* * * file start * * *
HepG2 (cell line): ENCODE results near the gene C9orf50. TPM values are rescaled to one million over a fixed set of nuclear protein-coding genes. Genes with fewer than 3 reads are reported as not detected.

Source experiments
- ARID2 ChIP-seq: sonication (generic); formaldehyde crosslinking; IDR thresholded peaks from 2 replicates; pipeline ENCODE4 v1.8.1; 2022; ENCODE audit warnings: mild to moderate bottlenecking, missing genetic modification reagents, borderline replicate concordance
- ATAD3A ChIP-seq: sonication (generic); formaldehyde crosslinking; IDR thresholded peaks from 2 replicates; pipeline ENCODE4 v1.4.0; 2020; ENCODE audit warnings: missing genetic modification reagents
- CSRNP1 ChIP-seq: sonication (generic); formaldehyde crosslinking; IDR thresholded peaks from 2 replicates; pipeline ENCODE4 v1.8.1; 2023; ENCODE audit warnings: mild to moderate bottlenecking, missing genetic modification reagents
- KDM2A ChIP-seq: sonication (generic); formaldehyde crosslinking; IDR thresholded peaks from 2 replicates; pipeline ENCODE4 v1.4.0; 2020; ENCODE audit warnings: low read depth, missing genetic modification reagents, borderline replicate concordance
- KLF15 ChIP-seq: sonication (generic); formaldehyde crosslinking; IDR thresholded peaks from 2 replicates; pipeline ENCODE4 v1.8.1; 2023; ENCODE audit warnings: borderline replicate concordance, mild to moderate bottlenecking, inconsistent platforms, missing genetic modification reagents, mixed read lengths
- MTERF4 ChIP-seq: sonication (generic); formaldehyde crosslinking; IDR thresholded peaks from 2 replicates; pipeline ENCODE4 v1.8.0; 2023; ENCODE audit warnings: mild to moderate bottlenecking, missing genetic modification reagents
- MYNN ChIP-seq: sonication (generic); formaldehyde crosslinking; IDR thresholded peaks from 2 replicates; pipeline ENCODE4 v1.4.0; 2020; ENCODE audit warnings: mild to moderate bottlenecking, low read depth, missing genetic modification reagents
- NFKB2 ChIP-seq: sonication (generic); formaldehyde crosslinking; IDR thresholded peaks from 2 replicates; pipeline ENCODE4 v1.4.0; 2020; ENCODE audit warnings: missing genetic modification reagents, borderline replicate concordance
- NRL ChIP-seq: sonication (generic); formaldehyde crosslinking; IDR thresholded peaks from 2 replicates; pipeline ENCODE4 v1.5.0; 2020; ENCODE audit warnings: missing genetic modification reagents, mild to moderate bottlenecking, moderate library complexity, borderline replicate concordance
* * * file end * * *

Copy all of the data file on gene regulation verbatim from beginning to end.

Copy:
HepG2 (cell line): ENCODE results near the gene C9orf50. TPM values are rescaled to one million over a fixed set of nuclear protein-coding genes. Genes with fewer than 3 reads are reported as not detected.

Source experiments
- ARID2 ChIP-seq: sonication (generic); formaldehyde crosslinking; IDR thresholded peaks from 2 replicates; pipeline ENCODE4 v1.8.1; 2022; ENCODE audit warnings: mild to moderate bottlenecking, missing genetic modification reagents, borderline replicate concordance
- ATAD3A ChIP-seq: sonication (generic); formaldehyde crosslinking; IDR thresholded peaks from 2 replicates; pipeline ENCODE4 v1.4.0; 2020; ENCODE audit warnings: missing genetic modification reagents
- CSRNP1 ChIP-seq: sonication (generic); formaldehyde crosslinking; IDR thresholded peaks from 2 replicates; pipeline ENCODE4 v1.8.1; 2023; ENCODE audit warnings: mild to moderate bottlenecking, missing genetic modification reagents
- KDM2A ChIP-seq: sonication (generic); formaldehyde crosslinking; IDR thresholded peaks from 2 replicates; pipeline ENCODE4 v1.4.0; 2020; ENCODE audit warnings: low read depth, missing genetic modification reagents, borderline replicate concordance
- KLF15 ChIP-seq: sonication (generic); formaldehyde crosslinking; IDR thresholded peaks from 2 replicates; pipeline ENCODE4 v1.8.1; 2023; ENCODE audit warnings: borderline replicate concordance, mild to moderate bottlenecking, inconsistent platforms, missing genetic modification reagents, mixed read lengths
- MTERF4 ChIP-seq: sonication (generic); formaldehyde crosslinking; IDR thresholded peaks from 2 replicates; pipeline ENCODE4 v1.8.0; 2023; ENCODE audit warnings: mild to moderate bottlenecking, missing genetic modification reagents
- MYNN ChIP-seq: sonication (generic); formaldehyde crosslinking; IDR thresholded peaks from 2 replicates; pipeline ENCODE4 v1.4.0; 2020; ENCODE audit warnings: mild to moderate bottlenecking, low read depth, missing genetic modification reagents
- NFKB2 ChIP-seq: sonication (generic); formaldehyde crosslinking; IDR thresholded peaks from 2 replicates; pipeline ENCODE4 v1.4.0; 2020; ENCODE audit warnings: missing genetic modification reagents, borderline replicate concordance
- NRL ChIP-seq: sonication (generic); formaldehyde crosslinking; IDR thresholded peaks from 2 replicates; pipeline ENCODE4 v1.5.0; 2020; ENCODE audit warnings: missing genetic modification reagents, mild to moderate bottlenecking, moderate library complexity, borderline replicate concordance